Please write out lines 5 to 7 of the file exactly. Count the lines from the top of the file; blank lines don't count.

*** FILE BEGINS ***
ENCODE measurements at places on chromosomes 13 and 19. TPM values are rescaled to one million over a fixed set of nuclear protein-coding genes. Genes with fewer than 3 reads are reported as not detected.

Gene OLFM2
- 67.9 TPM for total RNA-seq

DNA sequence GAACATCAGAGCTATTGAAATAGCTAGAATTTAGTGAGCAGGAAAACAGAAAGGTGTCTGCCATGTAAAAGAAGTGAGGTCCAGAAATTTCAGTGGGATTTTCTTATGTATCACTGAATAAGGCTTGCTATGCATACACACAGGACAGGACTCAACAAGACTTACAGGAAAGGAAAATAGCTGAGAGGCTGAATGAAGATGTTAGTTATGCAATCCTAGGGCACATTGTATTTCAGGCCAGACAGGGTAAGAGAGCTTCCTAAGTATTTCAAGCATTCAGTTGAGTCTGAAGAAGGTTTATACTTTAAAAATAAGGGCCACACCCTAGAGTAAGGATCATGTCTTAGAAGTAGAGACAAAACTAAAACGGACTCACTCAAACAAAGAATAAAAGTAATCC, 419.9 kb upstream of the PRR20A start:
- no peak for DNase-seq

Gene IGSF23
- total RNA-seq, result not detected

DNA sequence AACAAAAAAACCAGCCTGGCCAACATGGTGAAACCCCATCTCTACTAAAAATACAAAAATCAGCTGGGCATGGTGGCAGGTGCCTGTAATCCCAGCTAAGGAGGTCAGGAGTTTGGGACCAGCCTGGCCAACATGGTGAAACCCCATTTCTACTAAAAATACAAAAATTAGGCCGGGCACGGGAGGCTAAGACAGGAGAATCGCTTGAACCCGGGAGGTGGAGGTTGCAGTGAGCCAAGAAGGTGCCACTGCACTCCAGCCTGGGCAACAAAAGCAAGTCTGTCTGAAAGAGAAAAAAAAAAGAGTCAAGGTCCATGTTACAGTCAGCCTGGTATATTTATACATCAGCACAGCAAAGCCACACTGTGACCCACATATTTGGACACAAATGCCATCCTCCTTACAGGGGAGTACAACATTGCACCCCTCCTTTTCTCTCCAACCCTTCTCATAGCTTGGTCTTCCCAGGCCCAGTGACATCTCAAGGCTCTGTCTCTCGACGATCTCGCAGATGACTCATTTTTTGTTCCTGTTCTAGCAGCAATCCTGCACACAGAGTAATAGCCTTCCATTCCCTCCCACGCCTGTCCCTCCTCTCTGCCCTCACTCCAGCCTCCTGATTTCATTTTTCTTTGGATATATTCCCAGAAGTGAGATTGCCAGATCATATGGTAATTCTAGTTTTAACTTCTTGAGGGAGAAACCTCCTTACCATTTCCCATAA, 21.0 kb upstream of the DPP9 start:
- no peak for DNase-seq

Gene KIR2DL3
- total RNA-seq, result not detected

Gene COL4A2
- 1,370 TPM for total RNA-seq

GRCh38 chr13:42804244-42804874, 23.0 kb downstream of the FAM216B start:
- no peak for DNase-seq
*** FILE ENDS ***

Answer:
- no peak for DNase-seq

Gene IGSF23
- total RNA-seq, result not detected